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SATURDAY 26 JULY 2014

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MiLoft 
Tuesday 17 Mar 2009
 
Radiators are out, body heat is in 
 
 
 
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RMJM create loft design free from artificial heating 

RMJM have revealed a new affordable housing concept which is designed to be devoid of the need for artificial heating. The MiLoft concept aims to provide stylish, affordable and eco-friendly housing which needs only body-heat to maintain a liveable temperature within. The design also includes rooftop vegetable gardens.

MiLoft was launched at this year's MIPIM property market and is targeted at homeowners who wish to experience loft style living, without the ability to buy a penthouse. The design is in response to the urgent need for more affordable housing as people lose their homes due to foreclosure and unemployment.

'Zero carbon technology' and sustainable materials will be used to reduce running costs and energy use. ‘Mechanical Ventilation Heat Recovery’ (MVHR) technology, designed by Max Fordham Consulting Engineers, combined with an exceptionally high level of air tightness, will harness and reused heat generated within the home – such as body heat and heat from household appliances - to maintain indoor air temperature at a constant level. MVHR negates the need for a traditional heating system in most urban areas, although it will need to be supplemented in more extreme climate conditions.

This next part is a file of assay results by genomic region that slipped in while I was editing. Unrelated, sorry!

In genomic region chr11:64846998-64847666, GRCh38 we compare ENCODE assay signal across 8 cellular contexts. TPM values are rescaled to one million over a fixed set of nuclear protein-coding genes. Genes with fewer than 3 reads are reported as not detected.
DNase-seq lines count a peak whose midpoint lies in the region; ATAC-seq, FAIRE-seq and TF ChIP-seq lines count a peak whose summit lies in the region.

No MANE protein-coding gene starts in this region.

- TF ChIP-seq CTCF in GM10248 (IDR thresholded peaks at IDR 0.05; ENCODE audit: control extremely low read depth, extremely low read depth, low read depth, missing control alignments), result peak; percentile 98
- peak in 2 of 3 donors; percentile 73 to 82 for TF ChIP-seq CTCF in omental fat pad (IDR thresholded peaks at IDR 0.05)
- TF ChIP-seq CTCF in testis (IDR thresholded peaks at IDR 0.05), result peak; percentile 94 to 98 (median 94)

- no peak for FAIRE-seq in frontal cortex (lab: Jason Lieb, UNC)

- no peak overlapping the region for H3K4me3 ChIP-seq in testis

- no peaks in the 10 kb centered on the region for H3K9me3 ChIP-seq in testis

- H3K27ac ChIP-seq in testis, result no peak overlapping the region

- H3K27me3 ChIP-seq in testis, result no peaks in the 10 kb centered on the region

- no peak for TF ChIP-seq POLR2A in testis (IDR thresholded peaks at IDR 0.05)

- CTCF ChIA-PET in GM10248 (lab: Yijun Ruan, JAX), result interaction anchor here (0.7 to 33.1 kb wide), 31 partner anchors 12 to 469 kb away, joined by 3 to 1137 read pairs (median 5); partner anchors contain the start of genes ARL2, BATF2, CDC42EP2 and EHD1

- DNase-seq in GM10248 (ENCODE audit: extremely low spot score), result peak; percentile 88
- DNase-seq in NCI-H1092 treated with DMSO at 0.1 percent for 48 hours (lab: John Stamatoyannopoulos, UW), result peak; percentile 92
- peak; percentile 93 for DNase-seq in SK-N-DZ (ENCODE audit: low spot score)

In the summer, the dual aspect, double height loft-style and open plan living space will provide natural ventilation in high temperatures, reducing the requirement for air conditioning for hot climates. Rain water is collected from the roof and redistributed for toilet flushing.

The units will be available in a variety of layouts with one, two, three or four bedroom apartments and can be combined in a variety of configurations to create six storey apartment buildings which will suit most urban locations.

In addition to meeting US government targets for sustainability, the new housing model has a low construction cost, starting at $80,000 per unit, and the modular design, with shallow foundations requiring little groundwork, means that the buildings can take only five months to build. Made from responsibly sourced timber with steel stiffeners, the units are designed to fit on the back of a truck for easy transportation from the factory direct to the site.

The MiLoft concept is already attracting interest from politicians and housing executives in the UK and RMJM is now preparing to make the model available in other urban centers which face affordable housing supply issues including Russia, India and the US.

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RMJM
www.rmjm.com

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